Body Combat Vs. Cardio Kickboxing

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Many people use the term cardio kickboxing interchangeably with aerobic kickboxing or fitness kickboxing, and BodyCombat — one of the popular Les Mills workouts taught at 14,000 gyms around the world — is a specific brand of this type of workout. But Cardio Kickboxing is actually a trademarked name for a specific workout created in 1992 by martial arts champion and former kickboxing judge Frank Thiboutot, so in fact it’s a similar but competing workout to BodyCombat. Both use authentic kickboxing and martial arts moves in a high-impact choreographed aerobic workout that promises to burn substantial calories.

Similarities

  • These workouts, as well as most generic knock-offs, are based on martial arts and kickboxing, and set the moves to high-energy music. BodyCombat and Cardio Kickboxing include series of kicks, strikes, blocks and punches during each session, choreographed to the beat of the music. You can take the classes at gyms and health clubs, or get a DVD if you prefer to work out at home. Both programs have the primary goal of being a high-intensity workout rather than teaching you proper fighting form for competitive martial arts or real-world self-defense situations, but they do give a sense of empowerment and confidence to the student, and a foundation to build further practical training on if desired.

Differences

  • If you take BodyCombat at a club, you’ll notice that new releases come out on a regular basis. That’s because every quarter the program is updated with new choreography and music — everything from retro to pop to alternative rock. Cardio Kickboxing, on the other hand, focuses on classic dance club music including trance, house and electronic. Like most fitness kickboxing programs, BodyCombat requires no special equipment, although some people like to wear kickboxing gloves to help with punching form and attitude. Cardio Kickboxing is unique among this type of workout, because while it does have sections that are done without equipment, it also promotes the use of standard kickboxing gear like gloves, hand wraps, heavy bags, speed bags and jump ropes.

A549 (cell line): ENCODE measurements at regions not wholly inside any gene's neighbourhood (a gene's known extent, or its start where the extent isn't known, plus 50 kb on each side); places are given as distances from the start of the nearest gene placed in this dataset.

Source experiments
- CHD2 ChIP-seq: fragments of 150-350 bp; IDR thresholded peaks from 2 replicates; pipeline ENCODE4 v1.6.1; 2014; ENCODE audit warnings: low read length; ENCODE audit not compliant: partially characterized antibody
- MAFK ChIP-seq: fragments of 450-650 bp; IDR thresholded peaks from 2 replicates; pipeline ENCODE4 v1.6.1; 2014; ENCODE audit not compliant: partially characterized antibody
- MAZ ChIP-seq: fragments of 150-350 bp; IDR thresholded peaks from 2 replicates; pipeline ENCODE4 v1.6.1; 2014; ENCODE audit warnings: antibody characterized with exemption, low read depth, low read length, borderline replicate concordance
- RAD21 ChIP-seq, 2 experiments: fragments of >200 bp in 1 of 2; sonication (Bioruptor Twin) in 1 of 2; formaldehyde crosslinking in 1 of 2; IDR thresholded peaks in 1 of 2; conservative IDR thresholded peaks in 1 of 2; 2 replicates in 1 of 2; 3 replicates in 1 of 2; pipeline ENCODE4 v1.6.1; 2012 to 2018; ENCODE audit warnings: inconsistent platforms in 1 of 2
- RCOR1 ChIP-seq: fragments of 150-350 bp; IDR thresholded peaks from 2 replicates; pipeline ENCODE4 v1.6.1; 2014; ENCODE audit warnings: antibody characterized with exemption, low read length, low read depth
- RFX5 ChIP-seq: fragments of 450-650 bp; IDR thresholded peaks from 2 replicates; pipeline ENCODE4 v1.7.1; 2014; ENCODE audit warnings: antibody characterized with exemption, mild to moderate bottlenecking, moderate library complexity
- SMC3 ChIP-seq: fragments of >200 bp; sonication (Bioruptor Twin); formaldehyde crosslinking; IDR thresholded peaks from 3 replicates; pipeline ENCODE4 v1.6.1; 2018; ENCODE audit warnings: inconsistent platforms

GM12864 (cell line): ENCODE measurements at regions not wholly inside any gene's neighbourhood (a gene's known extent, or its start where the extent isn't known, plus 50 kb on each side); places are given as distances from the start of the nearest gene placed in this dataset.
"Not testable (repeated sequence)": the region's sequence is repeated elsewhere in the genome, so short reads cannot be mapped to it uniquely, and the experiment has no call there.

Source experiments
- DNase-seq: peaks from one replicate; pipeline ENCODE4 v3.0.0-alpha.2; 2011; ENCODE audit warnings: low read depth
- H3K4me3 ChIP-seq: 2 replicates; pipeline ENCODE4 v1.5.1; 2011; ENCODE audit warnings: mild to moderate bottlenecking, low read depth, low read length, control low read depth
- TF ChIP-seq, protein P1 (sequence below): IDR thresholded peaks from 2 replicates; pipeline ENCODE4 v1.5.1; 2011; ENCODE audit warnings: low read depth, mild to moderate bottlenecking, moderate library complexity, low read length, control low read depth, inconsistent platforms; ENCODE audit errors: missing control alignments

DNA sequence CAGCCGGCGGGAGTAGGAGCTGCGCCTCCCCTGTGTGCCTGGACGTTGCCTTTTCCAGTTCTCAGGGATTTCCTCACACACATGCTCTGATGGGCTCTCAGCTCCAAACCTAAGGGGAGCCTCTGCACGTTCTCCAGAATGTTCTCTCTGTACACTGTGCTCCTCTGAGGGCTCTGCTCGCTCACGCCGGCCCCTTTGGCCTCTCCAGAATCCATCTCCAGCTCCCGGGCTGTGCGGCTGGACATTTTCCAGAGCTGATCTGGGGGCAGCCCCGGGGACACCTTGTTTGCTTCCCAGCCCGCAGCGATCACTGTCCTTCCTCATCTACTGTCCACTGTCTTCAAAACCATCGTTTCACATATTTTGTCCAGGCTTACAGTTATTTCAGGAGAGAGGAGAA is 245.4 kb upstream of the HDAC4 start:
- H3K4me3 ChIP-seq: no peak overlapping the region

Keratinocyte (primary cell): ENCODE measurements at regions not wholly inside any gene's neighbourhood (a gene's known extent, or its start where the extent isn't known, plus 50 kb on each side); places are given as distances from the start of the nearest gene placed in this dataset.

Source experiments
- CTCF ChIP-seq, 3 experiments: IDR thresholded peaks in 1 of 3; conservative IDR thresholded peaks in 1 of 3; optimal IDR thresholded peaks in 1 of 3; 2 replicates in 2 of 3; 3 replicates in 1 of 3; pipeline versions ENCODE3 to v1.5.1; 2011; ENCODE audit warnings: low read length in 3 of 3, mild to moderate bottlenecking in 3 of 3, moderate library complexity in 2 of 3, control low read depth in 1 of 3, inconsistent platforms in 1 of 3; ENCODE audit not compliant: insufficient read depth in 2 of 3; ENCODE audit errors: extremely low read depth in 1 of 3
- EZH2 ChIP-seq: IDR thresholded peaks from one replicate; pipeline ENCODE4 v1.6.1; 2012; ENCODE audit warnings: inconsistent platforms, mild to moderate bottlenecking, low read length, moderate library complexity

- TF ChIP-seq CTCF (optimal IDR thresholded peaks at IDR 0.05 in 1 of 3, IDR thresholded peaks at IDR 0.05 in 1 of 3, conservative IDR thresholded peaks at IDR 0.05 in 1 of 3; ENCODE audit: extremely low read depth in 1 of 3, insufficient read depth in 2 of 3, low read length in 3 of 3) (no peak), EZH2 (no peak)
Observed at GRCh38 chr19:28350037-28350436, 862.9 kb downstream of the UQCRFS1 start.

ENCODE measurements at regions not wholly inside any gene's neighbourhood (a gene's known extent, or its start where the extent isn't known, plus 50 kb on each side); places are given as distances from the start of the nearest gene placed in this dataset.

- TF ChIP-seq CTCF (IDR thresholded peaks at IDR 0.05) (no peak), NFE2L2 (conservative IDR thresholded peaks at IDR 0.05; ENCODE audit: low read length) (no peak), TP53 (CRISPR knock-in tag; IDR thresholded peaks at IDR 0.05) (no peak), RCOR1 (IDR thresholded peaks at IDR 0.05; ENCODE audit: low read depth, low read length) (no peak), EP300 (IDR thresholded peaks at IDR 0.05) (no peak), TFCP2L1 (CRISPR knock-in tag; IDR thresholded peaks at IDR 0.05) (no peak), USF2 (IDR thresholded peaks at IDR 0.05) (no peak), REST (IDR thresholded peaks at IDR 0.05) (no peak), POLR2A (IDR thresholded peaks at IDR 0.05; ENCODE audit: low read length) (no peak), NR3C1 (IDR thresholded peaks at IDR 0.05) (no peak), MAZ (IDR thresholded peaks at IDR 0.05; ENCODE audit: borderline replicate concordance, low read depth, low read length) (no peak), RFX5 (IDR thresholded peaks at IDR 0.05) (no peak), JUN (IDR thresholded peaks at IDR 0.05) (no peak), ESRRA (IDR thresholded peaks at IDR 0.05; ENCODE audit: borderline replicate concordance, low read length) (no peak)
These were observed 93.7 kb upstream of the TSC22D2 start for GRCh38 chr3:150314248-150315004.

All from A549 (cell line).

Typical BodyCombat Workout

  • BodyCombat starts with a warm-up that incorporates tai chi and introduces some of the moves to be used later in the class. It then alternates through a series of combat and power training tracks. The combat tracks mix in upper and lower body martial arts and kickboxing moves in simulated fight combinations, and progress from easy to intense before backing down for recovery. Karate songs use lots of strikes, while taekwondo songs showcase kicks. The power tracks are based on rounds of boxing, focusing on the upper body, and the first one is meant to push you aerobically to increase your speed and endurance. Towards the end, there is always a high-energy muay thai track, using punches, knees and elbows to work the abs, before the workout heads to the floor for a core-strengthening mat routine. The 55-minute session promises to burn an average of 737 calories.

Typical Cardio Kickboxing Workout

  • The true Cardio Kickboxing workout is harder to find than BodyCombat, and the routine may vary by the club. But Frank Thiboutot designed it to be closely related to tournament kickboxing, and it’s endorsed by the International Kickboxing Federation, so the moves are based on that sport’s inspirations: boxing, karate and muay thai. Thiboutot’s original workout featured three segments: the first is an introduction of the fundamentals so you can get to know the moves. The second is an aerobic kickboxing routine without equipment, and the third introduces mixed martial arts equipment. Expect fitness elements like crunches, squats and shadow boxing as well as drills with a jump rope, medicine ball and heavy bag. The official claim is that the one-hour workout burns an average of 1,000 calories.

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